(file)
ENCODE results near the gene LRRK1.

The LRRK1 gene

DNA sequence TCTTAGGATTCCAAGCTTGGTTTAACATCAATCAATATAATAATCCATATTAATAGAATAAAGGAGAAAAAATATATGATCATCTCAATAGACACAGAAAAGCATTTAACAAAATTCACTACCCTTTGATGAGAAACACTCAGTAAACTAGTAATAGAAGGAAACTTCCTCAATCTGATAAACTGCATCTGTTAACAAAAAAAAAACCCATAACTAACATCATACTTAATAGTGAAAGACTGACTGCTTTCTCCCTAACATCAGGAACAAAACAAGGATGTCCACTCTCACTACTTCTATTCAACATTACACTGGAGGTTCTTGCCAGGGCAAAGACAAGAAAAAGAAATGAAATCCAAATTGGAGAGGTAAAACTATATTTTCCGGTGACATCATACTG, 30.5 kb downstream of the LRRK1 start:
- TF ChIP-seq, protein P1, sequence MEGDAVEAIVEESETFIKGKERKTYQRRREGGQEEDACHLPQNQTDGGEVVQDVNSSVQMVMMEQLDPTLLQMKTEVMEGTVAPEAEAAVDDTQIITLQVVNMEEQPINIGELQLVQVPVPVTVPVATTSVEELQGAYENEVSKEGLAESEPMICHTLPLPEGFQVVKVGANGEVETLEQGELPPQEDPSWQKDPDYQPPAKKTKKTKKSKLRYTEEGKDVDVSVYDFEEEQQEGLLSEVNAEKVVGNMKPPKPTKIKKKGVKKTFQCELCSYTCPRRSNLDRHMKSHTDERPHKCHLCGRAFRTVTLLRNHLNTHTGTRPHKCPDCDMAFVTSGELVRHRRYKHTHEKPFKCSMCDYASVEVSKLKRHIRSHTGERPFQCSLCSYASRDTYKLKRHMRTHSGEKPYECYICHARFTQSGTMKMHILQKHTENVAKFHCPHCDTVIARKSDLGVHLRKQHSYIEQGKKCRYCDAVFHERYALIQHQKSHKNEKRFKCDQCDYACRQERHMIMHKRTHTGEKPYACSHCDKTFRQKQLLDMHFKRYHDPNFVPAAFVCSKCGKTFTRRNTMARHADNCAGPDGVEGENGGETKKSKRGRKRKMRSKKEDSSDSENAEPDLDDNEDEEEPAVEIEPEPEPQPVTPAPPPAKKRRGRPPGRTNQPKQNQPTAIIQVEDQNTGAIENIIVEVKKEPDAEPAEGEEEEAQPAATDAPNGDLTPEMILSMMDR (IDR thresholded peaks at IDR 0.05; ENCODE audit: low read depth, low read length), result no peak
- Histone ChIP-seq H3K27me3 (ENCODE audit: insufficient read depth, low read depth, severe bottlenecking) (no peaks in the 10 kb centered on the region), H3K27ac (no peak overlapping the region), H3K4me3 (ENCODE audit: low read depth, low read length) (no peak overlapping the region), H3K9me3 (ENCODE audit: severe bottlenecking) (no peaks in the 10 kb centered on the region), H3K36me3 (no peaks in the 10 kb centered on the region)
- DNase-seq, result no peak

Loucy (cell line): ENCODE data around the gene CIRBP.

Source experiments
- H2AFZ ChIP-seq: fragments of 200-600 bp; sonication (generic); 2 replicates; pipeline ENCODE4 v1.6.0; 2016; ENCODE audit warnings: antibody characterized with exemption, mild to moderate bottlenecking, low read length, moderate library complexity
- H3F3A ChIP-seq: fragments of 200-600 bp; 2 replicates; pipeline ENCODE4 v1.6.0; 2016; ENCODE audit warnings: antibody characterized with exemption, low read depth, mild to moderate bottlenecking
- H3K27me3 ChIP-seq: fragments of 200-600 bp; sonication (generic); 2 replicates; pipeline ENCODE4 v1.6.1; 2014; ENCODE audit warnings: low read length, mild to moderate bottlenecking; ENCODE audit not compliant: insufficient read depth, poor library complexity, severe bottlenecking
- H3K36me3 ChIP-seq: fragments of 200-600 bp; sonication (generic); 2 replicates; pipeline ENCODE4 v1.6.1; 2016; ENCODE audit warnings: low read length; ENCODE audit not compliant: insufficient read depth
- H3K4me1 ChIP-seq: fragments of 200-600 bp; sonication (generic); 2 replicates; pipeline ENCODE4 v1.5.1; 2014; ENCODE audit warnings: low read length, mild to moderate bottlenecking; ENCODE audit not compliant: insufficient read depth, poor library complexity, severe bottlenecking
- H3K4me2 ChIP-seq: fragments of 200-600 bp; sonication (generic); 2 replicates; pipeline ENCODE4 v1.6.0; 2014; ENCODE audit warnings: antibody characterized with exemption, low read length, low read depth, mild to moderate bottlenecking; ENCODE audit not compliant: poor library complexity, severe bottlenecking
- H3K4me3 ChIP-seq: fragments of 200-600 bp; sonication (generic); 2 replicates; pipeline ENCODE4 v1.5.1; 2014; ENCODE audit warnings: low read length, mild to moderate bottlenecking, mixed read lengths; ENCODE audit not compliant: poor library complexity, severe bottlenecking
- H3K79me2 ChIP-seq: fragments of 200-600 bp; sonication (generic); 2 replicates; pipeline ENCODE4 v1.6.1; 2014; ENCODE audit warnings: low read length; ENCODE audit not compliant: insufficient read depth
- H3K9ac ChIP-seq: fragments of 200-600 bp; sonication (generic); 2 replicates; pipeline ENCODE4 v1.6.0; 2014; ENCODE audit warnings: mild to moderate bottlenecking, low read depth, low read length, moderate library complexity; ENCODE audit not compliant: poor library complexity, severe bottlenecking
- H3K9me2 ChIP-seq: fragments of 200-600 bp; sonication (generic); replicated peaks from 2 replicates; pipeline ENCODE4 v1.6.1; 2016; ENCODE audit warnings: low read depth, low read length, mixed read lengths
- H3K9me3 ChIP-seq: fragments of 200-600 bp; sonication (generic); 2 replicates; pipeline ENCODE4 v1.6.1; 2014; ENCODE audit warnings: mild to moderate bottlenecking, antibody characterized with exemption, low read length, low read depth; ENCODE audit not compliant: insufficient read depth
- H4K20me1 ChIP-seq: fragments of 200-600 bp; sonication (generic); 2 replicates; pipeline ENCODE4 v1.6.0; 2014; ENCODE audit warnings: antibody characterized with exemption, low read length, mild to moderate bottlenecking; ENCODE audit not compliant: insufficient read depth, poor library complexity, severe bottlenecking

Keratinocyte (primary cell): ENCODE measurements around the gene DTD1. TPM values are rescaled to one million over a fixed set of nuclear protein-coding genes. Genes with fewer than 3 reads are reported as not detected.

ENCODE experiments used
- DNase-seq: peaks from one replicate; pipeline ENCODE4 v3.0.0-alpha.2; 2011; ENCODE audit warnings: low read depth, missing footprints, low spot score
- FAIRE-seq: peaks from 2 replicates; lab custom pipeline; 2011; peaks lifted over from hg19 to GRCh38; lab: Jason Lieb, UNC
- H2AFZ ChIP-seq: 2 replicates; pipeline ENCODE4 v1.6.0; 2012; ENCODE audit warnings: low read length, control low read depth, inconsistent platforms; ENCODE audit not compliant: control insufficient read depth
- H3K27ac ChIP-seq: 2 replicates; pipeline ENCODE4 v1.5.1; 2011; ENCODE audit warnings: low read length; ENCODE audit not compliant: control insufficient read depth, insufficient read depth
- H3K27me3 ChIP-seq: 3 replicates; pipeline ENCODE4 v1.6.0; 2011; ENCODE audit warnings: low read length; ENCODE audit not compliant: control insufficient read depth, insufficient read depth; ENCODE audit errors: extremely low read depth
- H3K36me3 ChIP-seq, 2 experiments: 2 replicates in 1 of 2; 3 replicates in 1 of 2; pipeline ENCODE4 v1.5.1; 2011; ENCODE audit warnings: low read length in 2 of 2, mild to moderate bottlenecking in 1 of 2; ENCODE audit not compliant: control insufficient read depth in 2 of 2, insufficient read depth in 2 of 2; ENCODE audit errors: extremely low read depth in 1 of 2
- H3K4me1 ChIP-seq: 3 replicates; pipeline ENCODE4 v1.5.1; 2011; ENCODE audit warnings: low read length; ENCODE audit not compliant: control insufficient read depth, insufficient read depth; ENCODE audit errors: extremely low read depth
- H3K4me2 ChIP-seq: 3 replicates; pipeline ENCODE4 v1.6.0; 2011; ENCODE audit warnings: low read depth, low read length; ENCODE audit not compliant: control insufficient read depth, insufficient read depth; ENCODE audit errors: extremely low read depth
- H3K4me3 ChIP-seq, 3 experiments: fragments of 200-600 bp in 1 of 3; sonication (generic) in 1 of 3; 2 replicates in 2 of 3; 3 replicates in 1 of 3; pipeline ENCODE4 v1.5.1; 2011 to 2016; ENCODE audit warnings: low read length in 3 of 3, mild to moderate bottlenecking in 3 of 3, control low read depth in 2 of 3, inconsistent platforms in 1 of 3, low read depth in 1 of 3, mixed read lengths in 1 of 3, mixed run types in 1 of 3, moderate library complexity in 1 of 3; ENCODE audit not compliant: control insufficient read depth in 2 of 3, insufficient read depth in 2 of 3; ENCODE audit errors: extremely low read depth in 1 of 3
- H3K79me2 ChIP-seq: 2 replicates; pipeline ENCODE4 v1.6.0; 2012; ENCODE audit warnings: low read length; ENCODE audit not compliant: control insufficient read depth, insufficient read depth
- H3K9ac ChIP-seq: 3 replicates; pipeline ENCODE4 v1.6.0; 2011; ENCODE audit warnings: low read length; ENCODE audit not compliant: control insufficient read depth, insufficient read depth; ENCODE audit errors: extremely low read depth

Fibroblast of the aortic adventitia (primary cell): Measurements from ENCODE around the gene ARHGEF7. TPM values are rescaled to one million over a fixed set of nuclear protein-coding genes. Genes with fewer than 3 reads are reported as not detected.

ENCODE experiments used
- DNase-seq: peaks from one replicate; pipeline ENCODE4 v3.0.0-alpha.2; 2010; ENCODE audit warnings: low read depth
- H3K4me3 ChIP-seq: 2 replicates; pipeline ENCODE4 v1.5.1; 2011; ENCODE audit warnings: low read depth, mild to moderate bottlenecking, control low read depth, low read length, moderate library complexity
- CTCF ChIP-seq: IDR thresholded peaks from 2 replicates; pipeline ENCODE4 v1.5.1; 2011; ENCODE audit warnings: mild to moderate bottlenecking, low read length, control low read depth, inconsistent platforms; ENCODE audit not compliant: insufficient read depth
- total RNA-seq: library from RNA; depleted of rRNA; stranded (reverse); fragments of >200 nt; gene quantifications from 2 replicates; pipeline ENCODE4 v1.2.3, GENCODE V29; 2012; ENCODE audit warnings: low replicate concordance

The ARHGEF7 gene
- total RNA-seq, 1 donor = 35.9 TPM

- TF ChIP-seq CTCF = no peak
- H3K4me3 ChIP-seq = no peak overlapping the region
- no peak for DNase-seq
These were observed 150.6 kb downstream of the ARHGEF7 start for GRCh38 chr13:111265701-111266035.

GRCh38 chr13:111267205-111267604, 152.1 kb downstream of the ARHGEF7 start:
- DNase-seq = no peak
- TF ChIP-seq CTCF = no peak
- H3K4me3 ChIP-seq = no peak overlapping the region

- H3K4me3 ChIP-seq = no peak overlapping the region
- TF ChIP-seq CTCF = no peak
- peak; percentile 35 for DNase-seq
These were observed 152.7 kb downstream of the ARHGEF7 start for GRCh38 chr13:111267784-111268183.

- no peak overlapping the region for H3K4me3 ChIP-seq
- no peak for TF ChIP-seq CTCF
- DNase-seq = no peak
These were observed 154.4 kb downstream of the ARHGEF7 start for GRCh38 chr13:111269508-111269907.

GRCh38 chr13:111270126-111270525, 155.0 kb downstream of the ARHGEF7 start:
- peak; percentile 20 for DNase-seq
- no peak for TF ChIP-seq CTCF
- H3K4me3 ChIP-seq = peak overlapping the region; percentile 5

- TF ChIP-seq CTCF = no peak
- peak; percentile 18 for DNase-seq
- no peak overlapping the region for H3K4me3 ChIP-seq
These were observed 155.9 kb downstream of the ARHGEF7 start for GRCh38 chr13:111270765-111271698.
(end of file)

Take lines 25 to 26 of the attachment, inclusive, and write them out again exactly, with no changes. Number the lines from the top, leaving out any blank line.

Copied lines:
- H2AFZ ChIP-seq: 2 replicates; pipeline ENCODE4 v1.6.0; 2012; ENCODE audit warnings: low read length, control low read depth, inconsistent platforms; ENCODE audit not compliant: control insufficient read depth
- H3K27ac ChIP-seq: 2 replicates; pipeline ENCODE4 v1.5.1; 2011; ENCODE audit warnings: low read length; ENCODE audit not compliant: control insufficient read depth, insufficient read depth